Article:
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MASONIC MANSION: Couple turns Freemasons hall into dream home

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HUNTINGTON, Ind. (WPTA21) - "Well... they were like what!? Are you crazy?"

Theresa and Atom Cannizzaro aren't crazy, but they are ambitious. In 2016 the couple uprooted their life in San Diego and moved to Huntington, Indiana -- which in itself is a daunting task.

On top of the cross-country move, the couple purchased a behemoth 20,000 sq. ft. former Freemasons hall with the idea of turning it into their dream home.

"It's definitely not what we were envisioning when we planned to move from San Diego to the Midwest. We wanted an old farmhouse with lands... We just happened to drive by it and saw this big giant magnificent building for sale, so out of sheer curiosity we called the realtor," Theresa Cannizzaro said.

The couple purchased the building for $89,000 dollars and made the big move.

It wasn't an easy transition.

The couple will quickly point out to you the building didn't even have showers when they first moved in.

They worked around this by using a portable shower tent that you might see on a campground.

We're told they have showers now, but our camera crew couldn't confirm.

"You're adapting a space to your needs. But this is on a grand scale -- is that frustrating at times?" ABC21 Anchor Brien McElhatten asked.

"Timewise yes. When you come from a house where you can redo a bathroom in a weekend... You know, you can repaint it, put a new toilet in, put a new vanity in, hook it up and then you have this great feeling of completion. You've done something and it doesn't take that long. Here, getting used to a kitchen taking a year to do is very different and very frustrating. Because instead of going to the store and buying everything, I'm making each piece exactly the way we want to do it," Atom Cannizzaro said.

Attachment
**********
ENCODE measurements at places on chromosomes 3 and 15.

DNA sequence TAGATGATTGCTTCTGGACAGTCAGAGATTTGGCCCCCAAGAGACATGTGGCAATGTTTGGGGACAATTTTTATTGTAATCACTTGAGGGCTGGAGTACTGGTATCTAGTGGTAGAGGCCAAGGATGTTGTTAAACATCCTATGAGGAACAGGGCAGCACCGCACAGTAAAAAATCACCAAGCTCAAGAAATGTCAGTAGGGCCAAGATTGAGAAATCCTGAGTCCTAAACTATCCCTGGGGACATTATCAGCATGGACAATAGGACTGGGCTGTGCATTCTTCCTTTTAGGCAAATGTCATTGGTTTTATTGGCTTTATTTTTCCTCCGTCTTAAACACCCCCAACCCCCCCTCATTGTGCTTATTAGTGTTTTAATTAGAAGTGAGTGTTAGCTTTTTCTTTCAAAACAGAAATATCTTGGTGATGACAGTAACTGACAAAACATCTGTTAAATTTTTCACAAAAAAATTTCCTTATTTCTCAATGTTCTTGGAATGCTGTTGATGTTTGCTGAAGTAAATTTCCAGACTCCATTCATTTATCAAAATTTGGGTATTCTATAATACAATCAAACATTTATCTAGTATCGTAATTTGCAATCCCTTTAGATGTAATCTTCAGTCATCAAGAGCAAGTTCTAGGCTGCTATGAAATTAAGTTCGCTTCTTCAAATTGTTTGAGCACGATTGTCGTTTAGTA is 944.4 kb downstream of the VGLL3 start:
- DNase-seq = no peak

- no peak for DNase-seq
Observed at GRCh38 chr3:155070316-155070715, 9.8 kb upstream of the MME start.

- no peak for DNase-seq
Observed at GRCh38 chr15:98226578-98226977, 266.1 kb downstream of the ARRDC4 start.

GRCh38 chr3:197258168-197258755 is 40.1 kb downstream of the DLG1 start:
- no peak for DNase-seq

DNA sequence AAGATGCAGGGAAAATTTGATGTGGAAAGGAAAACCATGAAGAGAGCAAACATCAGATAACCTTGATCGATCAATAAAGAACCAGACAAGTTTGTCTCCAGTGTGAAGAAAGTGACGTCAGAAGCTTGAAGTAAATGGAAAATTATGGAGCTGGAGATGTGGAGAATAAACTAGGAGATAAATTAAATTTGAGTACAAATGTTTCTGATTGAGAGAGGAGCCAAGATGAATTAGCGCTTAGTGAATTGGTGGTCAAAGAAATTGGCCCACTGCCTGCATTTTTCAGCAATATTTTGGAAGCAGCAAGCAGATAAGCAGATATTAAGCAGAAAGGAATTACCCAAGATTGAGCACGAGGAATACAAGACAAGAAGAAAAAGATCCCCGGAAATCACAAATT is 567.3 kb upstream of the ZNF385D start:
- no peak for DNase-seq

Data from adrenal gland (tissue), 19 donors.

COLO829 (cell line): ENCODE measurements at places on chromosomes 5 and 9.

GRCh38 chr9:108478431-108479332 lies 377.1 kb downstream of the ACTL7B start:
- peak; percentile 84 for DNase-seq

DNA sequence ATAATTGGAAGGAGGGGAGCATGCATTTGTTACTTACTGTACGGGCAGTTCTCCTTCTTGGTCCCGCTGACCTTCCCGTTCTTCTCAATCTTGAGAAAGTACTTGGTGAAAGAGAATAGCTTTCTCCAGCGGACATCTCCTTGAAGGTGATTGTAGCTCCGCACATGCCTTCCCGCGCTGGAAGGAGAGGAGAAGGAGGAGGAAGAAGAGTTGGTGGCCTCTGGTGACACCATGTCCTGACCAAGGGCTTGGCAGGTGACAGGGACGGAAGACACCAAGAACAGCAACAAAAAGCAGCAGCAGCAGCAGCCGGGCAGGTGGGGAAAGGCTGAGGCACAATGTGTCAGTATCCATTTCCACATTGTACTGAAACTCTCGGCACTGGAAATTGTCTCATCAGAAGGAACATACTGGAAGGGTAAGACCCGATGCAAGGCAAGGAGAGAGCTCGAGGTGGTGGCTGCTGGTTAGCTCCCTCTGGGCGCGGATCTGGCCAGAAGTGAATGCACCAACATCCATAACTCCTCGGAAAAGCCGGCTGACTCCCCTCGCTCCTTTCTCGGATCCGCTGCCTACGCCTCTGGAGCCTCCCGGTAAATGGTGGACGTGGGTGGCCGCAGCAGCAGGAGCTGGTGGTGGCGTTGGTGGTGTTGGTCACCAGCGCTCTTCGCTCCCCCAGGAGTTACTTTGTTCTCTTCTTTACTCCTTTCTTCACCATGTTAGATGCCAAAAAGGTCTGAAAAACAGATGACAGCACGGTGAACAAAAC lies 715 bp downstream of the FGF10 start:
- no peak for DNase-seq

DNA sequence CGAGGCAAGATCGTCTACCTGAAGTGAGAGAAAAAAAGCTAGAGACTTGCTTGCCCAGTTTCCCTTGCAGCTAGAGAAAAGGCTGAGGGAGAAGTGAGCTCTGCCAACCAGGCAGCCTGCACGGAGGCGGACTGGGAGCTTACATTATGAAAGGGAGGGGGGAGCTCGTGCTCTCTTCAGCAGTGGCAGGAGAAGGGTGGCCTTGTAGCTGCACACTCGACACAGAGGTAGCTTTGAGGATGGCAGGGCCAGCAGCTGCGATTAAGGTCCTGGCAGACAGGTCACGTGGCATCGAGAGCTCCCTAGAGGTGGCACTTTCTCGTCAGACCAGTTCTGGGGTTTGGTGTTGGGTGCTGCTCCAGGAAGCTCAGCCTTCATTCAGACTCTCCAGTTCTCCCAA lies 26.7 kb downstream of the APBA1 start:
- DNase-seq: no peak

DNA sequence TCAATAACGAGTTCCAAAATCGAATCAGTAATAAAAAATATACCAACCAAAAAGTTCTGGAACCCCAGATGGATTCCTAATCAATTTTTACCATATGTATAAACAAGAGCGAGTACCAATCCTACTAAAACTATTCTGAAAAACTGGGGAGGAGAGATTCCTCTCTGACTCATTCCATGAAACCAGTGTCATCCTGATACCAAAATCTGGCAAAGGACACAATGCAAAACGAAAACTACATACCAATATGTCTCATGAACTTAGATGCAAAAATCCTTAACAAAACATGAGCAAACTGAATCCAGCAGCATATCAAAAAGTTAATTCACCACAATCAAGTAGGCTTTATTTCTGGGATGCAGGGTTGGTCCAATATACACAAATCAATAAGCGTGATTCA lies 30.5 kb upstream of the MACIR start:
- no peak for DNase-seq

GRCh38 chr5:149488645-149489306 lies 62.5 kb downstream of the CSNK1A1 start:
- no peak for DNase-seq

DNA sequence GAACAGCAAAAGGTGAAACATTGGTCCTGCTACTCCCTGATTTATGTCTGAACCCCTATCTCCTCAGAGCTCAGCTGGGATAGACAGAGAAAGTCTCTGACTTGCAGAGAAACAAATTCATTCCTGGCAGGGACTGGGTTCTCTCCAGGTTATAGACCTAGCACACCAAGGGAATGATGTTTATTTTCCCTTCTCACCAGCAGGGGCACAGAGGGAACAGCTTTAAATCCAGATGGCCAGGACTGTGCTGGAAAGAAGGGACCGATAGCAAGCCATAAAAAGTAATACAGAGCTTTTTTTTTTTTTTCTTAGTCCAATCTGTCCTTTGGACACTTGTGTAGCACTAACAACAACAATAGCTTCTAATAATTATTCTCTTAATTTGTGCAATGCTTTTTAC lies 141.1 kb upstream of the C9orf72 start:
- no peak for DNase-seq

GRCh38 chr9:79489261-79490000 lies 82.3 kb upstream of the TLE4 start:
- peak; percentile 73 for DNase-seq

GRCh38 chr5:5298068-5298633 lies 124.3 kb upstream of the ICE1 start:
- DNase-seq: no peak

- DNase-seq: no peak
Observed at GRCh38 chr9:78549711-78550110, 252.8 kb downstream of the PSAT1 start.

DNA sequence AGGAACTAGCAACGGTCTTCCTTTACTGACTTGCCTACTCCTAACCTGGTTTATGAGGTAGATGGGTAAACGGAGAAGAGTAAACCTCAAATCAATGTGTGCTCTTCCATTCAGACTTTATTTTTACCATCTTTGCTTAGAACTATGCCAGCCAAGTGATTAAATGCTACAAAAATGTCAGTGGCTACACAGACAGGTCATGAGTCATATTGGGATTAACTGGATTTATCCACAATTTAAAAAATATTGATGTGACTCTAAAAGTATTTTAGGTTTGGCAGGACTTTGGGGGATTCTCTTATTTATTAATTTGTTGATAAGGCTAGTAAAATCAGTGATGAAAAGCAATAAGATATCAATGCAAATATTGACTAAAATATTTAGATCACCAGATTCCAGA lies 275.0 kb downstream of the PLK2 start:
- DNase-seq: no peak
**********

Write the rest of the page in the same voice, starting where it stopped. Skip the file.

When Atom says he's "making each piece" he means it. He's taking on the majority of the home improvement work himself.

"The first three years have been a lot of structural, electric, plumbing. Getting a bathroom and shower. Kitchen, especially. "

"I enjoy it, you know, I have two boys and our little princess. They all are at different stages. You know, if I can teach them to do a little wiring or a little plumbing or I can teach them how we're going to restore this floor today you know... I might get them for a little bit. The whole family gets involved."

While Atom is focused on improving the home, Theresa is focused on sharing it. Their social media pages "Freemason to Mansion" already have enough followers to make any aspiring influencer look on with envy.

"I'm a big social media person. They were like 'you need to make a Facebook page for this project because of, you know, mysteriousness behind the building and the secret society stuff.' So I was like oh I don't know. So I finally made a page that's organically grown to 27-thousand followers. That's just on Facebook."

"It's been good for me to have people cheering me on so when it does seem overwhelming or it doesn't feel like we've done that much in the building. It's nice to have that encouragement that we didn't make a huge mistake being here," Theresa said.

However, Theresa tells us all this work isn't for any validation: it's for their family.

"You guys are making some fun memories here?" McElhatten said.

"We are. How many kids can say they are growing up in a former Freemason temple as a house?" Theresa said.

As to what's next for the home? The Cannizzaros aren't quite sure what to tell people.

"People ask us that a lot and we don't really have an answer. Because we don't know. There's so much to do. And we can get it to a place where its comfortable, I mean its pretty comfortable right now but there's always going to be what do we do?"

"What's next? It's going to be a while until its completely done," Theresa said

ABC21 Web Exclusive: A look inside one of the coolest bedrooms a kid could have

Ian Hoover

Ian Hoover is the Content Manager of Fort Wayne’s NBC and ABC21. His focus is managerial oversight of content including working with reporters on elements for their stories and with producers for deeper content in newscasts; long-range planning and content development; editorial meeting oversight; and special projects management.

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